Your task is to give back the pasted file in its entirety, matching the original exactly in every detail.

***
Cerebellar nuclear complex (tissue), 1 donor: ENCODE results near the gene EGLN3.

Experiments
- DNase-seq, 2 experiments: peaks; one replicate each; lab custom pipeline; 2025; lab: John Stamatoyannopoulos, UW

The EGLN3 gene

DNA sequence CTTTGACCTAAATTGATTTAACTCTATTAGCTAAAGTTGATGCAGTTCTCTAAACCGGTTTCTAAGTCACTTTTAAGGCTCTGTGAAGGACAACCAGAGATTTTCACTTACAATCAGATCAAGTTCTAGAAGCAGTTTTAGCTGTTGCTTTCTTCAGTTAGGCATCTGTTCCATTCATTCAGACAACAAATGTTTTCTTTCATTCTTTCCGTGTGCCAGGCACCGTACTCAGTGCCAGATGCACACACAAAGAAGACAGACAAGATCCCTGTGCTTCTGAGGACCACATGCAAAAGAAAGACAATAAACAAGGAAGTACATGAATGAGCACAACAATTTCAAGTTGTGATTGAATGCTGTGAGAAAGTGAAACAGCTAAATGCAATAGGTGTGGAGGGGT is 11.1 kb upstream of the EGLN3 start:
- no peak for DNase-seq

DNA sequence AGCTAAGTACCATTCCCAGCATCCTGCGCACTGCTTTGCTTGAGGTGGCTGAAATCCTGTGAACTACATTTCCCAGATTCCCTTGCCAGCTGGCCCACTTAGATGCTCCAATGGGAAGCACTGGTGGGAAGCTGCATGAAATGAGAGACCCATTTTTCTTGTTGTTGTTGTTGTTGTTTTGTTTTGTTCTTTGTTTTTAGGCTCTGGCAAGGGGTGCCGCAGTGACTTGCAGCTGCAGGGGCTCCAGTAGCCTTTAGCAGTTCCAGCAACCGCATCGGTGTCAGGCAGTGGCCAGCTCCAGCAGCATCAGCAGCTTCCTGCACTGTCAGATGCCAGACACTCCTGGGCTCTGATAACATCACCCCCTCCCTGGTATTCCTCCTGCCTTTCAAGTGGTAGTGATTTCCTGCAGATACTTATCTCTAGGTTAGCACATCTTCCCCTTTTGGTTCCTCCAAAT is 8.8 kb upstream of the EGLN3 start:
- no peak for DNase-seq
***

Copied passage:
Cerebellar nuclear complex (tissue), 1 donor: ENCODE results near the gene EGLN3.

Experiments
- DNase-seq, 2 experiments: peaks; one replicate each; lab custom pipeline; 2025; lab: John Stamatoyannopoulos, UW

The EGLN3 gene

DNA sequence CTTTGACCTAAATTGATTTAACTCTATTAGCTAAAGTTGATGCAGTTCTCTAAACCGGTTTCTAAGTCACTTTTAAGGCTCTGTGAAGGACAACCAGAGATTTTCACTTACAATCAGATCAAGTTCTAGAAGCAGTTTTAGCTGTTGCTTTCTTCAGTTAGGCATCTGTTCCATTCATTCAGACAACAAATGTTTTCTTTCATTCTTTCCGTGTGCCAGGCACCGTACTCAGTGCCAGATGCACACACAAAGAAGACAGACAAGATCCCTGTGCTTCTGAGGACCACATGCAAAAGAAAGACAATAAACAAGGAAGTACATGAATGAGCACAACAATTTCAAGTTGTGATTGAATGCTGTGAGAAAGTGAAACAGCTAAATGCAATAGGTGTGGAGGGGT is 11.1 kb upstream of the EGLN3 start:
- no peak for DNase-seq

DNA sequence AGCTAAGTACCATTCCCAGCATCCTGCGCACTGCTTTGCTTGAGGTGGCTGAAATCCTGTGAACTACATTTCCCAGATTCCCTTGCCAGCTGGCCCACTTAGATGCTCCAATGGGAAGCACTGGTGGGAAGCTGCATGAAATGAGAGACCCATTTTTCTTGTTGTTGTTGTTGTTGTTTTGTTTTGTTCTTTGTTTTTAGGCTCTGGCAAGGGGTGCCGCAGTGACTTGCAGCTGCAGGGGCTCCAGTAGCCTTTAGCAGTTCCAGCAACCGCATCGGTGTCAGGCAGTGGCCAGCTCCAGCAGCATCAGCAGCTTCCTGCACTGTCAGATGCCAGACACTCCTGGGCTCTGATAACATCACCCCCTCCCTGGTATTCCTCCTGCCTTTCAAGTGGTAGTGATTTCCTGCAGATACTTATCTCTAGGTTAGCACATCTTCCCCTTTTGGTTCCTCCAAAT is 8.8 kb upstream of the EGLN3 start:
- no peak for DNase-seq